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artisan workshop
My school is throwing its annual Fall Fair this Saturday (Nov. 21). It’s a one-day open-house extravaganza where we open our doors to all to show our students’ achievements both in academics and the arts. At the Fair we offer artisan workshops in fabric, clay and candle making, and we sell handmade craft work that students’ parents volunteered to make (and of course there will be great food).

The parents who volunteered to join the Fall Fair’s workshop in wood have been building all kinds of animals, swords and shields. Some of our parents have had prior experience in woodworking; others were complete beginners. We met the parents every Tuesday morning and they have been a terrific group: whittling, gouging, sawing, rasping, sanding and painting.

artisan workshop20151103_100118While my colleague, Ms. Poliakine, oversaw the zoo (animal carving), I was busy coaching our “forge,” producing a small armory of pine swords and their complementary plywood shields. The structure of our swords is very simple. We used a cross halving joint which we cut using the band saw to connect the blade to the gourd. Then we roughly shaped the swords’ blades and their guards on the band saw and glued the two together. Once they dried, we faired the shapes with spokeshaves, rasps and sandpaper. Check the illustration below for ideas on how to make a simple wooden sword and shield.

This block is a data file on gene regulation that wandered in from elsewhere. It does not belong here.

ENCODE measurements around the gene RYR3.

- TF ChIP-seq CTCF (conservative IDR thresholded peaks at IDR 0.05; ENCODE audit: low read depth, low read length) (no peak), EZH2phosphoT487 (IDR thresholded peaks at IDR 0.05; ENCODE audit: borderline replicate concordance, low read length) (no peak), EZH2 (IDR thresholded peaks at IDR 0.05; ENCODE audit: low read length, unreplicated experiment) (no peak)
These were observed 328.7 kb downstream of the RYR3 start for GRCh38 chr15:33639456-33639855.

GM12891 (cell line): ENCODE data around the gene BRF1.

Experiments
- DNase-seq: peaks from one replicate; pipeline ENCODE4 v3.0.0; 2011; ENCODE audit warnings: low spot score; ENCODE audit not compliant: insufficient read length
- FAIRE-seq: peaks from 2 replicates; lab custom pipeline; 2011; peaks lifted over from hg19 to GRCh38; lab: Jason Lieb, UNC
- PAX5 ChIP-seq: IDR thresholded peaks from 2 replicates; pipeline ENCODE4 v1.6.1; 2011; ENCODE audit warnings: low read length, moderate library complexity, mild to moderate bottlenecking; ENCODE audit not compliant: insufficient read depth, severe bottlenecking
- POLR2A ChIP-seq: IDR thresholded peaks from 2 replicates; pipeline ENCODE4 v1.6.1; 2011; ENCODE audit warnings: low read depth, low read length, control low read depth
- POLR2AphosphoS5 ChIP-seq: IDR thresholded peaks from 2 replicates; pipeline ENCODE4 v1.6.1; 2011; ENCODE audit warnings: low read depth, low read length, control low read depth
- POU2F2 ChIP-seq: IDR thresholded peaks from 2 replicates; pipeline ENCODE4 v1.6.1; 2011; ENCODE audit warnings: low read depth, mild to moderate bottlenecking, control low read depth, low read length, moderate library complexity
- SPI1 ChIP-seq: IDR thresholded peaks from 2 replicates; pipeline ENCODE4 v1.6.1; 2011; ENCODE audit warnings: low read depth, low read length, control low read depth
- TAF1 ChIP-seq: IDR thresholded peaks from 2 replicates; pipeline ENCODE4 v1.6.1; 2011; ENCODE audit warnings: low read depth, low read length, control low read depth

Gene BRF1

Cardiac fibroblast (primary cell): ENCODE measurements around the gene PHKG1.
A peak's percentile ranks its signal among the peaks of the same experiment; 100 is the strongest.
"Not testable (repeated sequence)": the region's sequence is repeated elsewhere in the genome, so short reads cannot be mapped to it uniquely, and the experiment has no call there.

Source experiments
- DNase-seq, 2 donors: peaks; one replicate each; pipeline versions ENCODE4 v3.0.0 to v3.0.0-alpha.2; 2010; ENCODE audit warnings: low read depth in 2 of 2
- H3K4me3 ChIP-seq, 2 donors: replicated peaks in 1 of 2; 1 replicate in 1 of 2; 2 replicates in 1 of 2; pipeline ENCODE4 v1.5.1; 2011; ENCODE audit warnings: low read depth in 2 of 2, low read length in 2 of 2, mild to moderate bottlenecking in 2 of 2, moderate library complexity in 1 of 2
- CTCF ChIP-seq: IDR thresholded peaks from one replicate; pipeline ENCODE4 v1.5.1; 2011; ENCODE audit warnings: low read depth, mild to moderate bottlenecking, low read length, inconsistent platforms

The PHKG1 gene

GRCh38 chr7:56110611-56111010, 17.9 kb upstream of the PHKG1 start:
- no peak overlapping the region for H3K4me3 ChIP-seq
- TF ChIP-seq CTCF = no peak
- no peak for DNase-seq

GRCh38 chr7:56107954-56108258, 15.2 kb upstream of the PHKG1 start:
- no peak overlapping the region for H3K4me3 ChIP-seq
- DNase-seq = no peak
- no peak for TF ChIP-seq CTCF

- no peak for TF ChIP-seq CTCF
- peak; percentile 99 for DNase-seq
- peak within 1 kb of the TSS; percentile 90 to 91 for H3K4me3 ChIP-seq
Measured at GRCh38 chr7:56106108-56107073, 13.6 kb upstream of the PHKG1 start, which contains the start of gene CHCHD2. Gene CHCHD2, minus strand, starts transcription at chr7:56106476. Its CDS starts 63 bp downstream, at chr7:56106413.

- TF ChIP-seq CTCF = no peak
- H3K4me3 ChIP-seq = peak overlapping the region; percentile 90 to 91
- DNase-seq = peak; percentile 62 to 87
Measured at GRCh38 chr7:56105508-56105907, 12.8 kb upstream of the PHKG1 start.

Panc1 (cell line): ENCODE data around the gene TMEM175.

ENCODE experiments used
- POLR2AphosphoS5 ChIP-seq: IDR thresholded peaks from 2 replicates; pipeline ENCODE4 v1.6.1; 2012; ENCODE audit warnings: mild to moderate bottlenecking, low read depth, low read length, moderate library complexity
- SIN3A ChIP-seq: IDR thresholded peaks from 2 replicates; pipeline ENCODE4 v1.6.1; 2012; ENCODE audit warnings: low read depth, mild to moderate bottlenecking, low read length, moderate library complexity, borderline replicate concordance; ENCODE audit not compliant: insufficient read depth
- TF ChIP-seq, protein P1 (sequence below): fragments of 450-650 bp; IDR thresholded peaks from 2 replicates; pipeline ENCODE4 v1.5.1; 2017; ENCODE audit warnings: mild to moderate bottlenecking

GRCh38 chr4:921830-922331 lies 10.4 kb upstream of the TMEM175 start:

The shields are made from 3/16″ plywood and include handles that we also cut on the band saw. 

Swords and Shields artisan workshop artisan workshop artisan workshop artisan workshop

After finishing sanding we used gesso and acrylic paints to decorate the swords and shields. Lastly, we wrapped a rope around the sword’s handle using the common whipping technique. 

Come visit us Saturday  (10 a.m-4 p.m.) if you happen to be in the City: Rudolf Steiner School in Manhattan, Fall Fair, 15 East 79th Street street between 5th and Madison Ave, New York, N.Y., 10075.

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artisan workshop

I cut the stencil from a sheet of Mylar foil. Then I affixed it the shield with masking tape and dabbed the stencil with a sponge charged with acrylic paint.

artisan workshop

artisan workshop

The finished shield

artisan workshop

The shield’s back side and its handle. The handle was cut on the bandsaw.

DSCN2750artisan workshop— Yoav Liberman

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Showing 7 comments
  • mbholden

    Sounds and looks like fun. A side note, a short article on how you wrap the handles would be interesting. hint, hint.

  • terrynjon

    Sounds like a great school. Our high school just started having a building class two years ago. There was nothing before that for students who wanted to make things and were not aiming for college.


  • terrynjon

    You’re allowed to have swords at school? Shocking! Have a great time and best of luck.



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